Thursday, 24 Sep 2020

Variety of Learning

In this lessons, we are going to determine how these principles were being delineated at the beginning of this chapter, and its simple techniques which can be applied to almost any lesson.

  1. Gaps
  • If everything is certain and known, there is no need to think. Learning demands thinking. Gaps create that demand. There are many types of gap, which can be exploited:
    What is important? What is not? What is relevant?

Most Teachers will be familiar with this type of activity. There is need to communicate and share the knowledge.
The information is available in one medium and needs to be transferred to another medium, for example: read, make notes, discuss using notes.
There are clues and pieces of evidence, but the answer needs to be extrapolated.
The learners have received some information to one stage of the lesson.
All the parts are there, but they need to be put together to form a complete unit.
What is definitely known? What can be presupposed? What can be predicted? What is completely unavailable?

  1. Variety
  • it is the spice of learning. In order to get the repetition necessary to help learning, there must be variety to keep the mind alert. Variety can be achieved in a number of ways:
    Variety of medium: text, tape, pictures
    Variety of classroom organization: whole class, pair, individual, group
    Variety of learner roles: presenter, evaluator, receiver, thinker
    Variety of exercise: activity or task
    Variety of skills: reading, listening, writing, speaking, graphic skills
    Variety of topic.
    Variety of focus: accuracy, fluency, discourse, structure, pronunciation
  1. Prediction
  • It is a matter of using existing knowledge of a pattern or system in order to anticipate what is likely in a novel situation.
    It builds learner confidence.
    It enables the teacher to discover where the gaps in knowledge are
    It activates the learner’s mind
    It gives students and ego investment.
  1. Enjoyment
  • It isn’t just an added extra, an unnecessary frill. It is the simplest of all ways of engaging the learner’s mind. It doesn’t matter how relevant a lesson may appear to be; if it bores the students, it is a bad lesson.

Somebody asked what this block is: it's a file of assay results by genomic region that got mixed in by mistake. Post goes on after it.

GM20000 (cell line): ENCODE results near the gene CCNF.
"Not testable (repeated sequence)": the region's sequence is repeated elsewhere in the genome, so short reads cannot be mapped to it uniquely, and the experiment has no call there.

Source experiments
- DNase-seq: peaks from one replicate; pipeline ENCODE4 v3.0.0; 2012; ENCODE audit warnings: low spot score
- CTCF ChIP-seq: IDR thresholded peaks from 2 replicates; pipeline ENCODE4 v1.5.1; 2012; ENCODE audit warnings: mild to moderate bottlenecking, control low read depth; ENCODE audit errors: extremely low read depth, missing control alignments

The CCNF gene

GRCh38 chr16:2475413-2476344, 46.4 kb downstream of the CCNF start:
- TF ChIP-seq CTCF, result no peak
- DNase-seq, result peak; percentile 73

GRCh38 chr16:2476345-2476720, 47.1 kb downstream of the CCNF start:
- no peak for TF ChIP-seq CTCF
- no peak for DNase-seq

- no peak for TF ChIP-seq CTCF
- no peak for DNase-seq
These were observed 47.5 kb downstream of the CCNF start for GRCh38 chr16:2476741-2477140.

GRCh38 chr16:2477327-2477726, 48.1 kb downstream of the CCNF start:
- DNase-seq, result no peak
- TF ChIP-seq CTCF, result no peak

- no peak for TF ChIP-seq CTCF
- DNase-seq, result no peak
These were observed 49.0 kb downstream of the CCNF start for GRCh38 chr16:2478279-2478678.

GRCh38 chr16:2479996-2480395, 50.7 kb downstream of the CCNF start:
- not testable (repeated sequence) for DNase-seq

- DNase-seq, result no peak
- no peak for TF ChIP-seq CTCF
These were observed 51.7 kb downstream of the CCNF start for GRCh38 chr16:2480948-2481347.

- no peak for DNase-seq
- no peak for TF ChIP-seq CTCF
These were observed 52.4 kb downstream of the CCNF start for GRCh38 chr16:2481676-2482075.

1. An integrated methodology
  • Using a range of skill greatly increases the range of activities possible in the classroom. This makes it easier to achieve a high degree of recycling and reinforcement, while maintaining the learner’s interest.
  1. Coherence
  • It should be clear where the lesson is going.
  1. Preparation
  • Lesson preparation is normally interpreted as the teacher planning the stages of lesson. But, as well as preparing the teachers to teach, we should also preparing the learners to learn.
  1. Involvement
  • Learners need to be involved both cognitively and emotionally in the lesson. We have set out already some of the ways in which learners can be involved. One of the simplest ways is asking questions. Don’t tell the learners things they already know; use guiding questions to get them to tell you and rest of the class. But, there are two words of warning here:
  1. Creativity
  • Language is dynamic. Lesson should reflect this. Activities should therefore allow for different possible answers, different levels of response. Different does not mean wrong (Stevick, 1982)
  1. Atmosphere
  • For all that we might try to analyze and systematic teaching, we must still recognize that effective learning depends heavily on intangible factors, such as the relationship between teacher and student.
    It is impossible to deal adequately with methodology in a book. It has to be experienced in the classroom for us to know better its results. We have tried in this chapter to show some techniques which can help to make ESP classroom a livelier, more enjoyable and thus more effective environment for both learner and teacher.
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